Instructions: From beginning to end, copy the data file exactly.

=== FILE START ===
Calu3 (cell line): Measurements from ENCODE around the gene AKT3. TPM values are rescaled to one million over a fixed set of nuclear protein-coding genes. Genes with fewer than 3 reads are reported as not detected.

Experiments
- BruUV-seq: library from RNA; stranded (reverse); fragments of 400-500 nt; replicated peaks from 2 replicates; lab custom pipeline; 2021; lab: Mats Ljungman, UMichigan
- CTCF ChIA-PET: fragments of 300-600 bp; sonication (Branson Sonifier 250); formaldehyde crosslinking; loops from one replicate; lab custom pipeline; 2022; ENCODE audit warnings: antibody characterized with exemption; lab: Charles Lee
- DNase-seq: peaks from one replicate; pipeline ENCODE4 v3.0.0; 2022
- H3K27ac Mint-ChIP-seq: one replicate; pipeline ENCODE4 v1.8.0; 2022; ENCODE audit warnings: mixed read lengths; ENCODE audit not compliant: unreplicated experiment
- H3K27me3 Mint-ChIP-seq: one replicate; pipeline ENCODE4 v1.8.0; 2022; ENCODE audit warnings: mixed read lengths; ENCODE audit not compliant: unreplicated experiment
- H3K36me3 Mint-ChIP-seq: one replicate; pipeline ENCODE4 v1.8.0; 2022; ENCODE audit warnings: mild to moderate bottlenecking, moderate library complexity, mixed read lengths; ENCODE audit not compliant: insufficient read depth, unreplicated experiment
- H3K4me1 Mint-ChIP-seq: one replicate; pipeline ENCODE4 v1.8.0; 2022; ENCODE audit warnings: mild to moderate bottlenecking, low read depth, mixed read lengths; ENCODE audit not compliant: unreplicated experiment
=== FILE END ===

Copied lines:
Calu3 (cell line): Measurements from ENCODE around the gene AKT3. TPM values are rescaled to one million over a fixed set of nuclear protein-coding genes. Genes with fewer than 3 reads are reported as not detected.

Experiments
- BruUV-seq: library from RNA; stranded (reverse); fragments of 400-500 nt; replicated peaks from 2 replicates; lab custom pipeline; 2021; lab: Mats Ljungman, UMichigan
- CTCF ChIA-PET: fragments of 300-600 bp; sonication (Branson Sonifier 250); formaldehyde crosslinking; loops from one replicate; lab custom pipeline; 2022; ENCODE audit warnings: antibody characterized with exemption; lab: Charles Lee
- DNase-seq: peaks from one replicate; pipeline ENCODE4 v3.0.0; 2022
- H3K27ac Mint-ChIP-seq: one replicate; pipeline ENCODE4 v1.8.0; 2022; ENCODE audit warnings: mixed read lengths; ENCODE audit not compliant: unreplicated experiment
- H3K27me3 Mint-ChIP-seq: one replicate; pipeline ENCODE4 v1.8.0; 2022; ENCODE audit warnings: mixed read lengths; ENCODE audit not compliant: unreplicated experiment
- H3K36me3 Mint-ChIP-seq: one replicate; pipeline ENCODE4 v1.8.0; 2022; ENCODE audit warnings: mild to moderate bottlenecking, moderate library complexity, mixed read lengths; ENCODE audit not compliant: insufficient read depth, unreplicated experiment
- H3K4me1 Mint-ChIP-seq: one replicate; pipeline ENCODE4 v1.8.0; 2022; ENCODE audit warnings: mild to moderate bottlenecking, low read depth, mixed read lengths; ENCODE audit not compliant: unreplicated experiment